Skill unlocks give characters new abilities and ways to use their skills upon reaching 5, 10, 15, and 20 ranks in a skill. Any character with the Signature Skill feat can earn skill unlocks for a single skill, and they are a prime feature of the revised version of the rogue who uses her rogue’s edge ability to gain skill unlocks for several of her most iconic skills. Alternatively, you might make skill unlocks a universal part of the game, but you should be aware they add significant power and flexibility to skills, so giving them for free to all classes would grant power boosts to other highly skilled classes such as the investigator and bard, particularly in comparison to the rogue. Another alternative is to eliminate access to the Signature Skill feat, limiting skill unlocks to rogues and rogues alone.
With sufficient ranks in Ride, you earn the following.
15 Ranks: When an opponent targets you or your mount with a bull rush, drag, overrun, reposition, or trip combat maneuver while you are mounted, you can substitute the result of a Ride check in place of your (or your mount’s) CMD.
When reared from birth, the following animals can easily be ridden by Small or Medium humanoids, depending on the riding animal’s size. In addition, most of these animals can be purchased already trained for combat. The animals are listed here for convenience when referencing the Ride skill, but are also listed on the Goods & Services Animals and Gear page.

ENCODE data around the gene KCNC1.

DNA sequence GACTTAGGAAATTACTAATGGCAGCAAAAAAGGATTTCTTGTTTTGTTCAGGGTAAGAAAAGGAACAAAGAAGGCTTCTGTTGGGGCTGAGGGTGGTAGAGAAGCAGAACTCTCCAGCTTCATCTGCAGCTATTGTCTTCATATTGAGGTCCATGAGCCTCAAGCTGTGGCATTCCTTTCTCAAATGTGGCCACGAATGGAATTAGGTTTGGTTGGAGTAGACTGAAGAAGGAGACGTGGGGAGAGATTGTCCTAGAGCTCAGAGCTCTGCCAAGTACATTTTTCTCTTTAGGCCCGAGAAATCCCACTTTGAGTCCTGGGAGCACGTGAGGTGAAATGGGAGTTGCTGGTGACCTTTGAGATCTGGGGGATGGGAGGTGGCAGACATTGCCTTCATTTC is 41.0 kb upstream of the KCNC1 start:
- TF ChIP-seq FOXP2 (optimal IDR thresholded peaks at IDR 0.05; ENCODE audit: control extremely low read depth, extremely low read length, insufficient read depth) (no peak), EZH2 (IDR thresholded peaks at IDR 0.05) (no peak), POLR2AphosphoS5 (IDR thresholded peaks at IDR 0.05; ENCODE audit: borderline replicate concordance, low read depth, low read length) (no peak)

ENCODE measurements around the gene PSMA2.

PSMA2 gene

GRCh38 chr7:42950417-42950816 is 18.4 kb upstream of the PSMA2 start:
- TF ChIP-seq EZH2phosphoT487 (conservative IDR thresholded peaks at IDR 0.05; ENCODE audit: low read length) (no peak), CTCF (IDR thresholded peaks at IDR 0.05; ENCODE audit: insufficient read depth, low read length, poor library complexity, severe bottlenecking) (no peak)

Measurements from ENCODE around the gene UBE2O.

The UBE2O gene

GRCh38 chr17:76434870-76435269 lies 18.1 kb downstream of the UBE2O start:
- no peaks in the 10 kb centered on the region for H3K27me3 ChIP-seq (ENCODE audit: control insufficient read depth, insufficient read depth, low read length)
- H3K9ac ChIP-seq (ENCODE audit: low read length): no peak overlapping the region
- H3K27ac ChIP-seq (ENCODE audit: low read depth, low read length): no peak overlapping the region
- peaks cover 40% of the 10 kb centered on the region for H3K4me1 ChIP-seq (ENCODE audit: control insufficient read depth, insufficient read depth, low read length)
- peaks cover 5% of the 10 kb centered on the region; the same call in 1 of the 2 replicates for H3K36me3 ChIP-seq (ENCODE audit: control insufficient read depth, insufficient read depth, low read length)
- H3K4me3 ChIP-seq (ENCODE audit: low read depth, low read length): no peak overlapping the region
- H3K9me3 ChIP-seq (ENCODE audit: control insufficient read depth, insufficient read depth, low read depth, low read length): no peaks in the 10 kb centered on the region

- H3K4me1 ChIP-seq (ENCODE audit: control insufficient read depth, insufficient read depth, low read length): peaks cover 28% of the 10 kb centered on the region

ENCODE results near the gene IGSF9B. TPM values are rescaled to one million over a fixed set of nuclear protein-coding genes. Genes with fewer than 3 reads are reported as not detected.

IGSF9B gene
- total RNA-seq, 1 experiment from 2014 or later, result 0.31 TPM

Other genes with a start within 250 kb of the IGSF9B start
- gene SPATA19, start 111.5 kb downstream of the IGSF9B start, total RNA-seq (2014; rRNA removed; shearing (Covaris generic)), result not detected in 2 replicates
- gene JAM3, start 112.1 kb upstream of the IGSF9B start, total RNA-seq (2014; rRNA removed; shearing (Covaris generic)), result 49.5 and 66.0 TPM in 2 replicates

The following animals are classified as either dinosaurs or megafauna, and garner a significantly higher price than most animals on the open market. The prices listed are for dinosaurs and megafauna that have been reared from birth in order to serve as pets or mounts. Combat-trained dinosaurs and megafauna are incredibly rare and have similarly extravagant costs (if one can even find a seller). Though not normally readily available, combat-trained dinosaurs and megafauna typically cost an amount equal to 1-1/2 × the price of the standard animal.
Many of the following aquatic animals can be bought at seaside markets or from fisherfolk merchants out at sea. Pirates often make use of sharks, eels, and other nasty sea denizens when interrogating captured prisoners, searching for underwater traps, or retrieving sunken treasure. Some of the larger or rarer creatures, such as whales, are obviously much more difficult to find on the open market, and may only be available in seedy underground bazaars. Most aquatic animals can be trained as normal, though they are rarely sold already trained.
These feral beasts are all but untamable, and are typically only sought out by violent brawlers or cruel lords, either for brutish protection or to pit against equally vicious creatures in violent animal fights. At the GM’s discretion, PCs who acquire dire animals may be required to attempt wild empathy or Handle Animal checks every day to keep their pets from running away or attacking them and their allies. Dire animals are not generally suitable as mounts, though the GM may make exceptions at her discretion.
The following reared animals don’t fit into one of the aforementioned categories, but can still be purchased by sellers who have access to them. Some may be purchased already combat-trained at the GM’s discretion, and typically cost an amount equal to 1-1/2 × the price of the standard animal.
See this skill in FastPlay format.
Pathfinder RPG Core Rulebook. Copyright 2009, Paizo Publishing, LLC; Author: Jason Bulmahn, based on material by Jonathan Tweet, Monte Cook, and Skip Williams.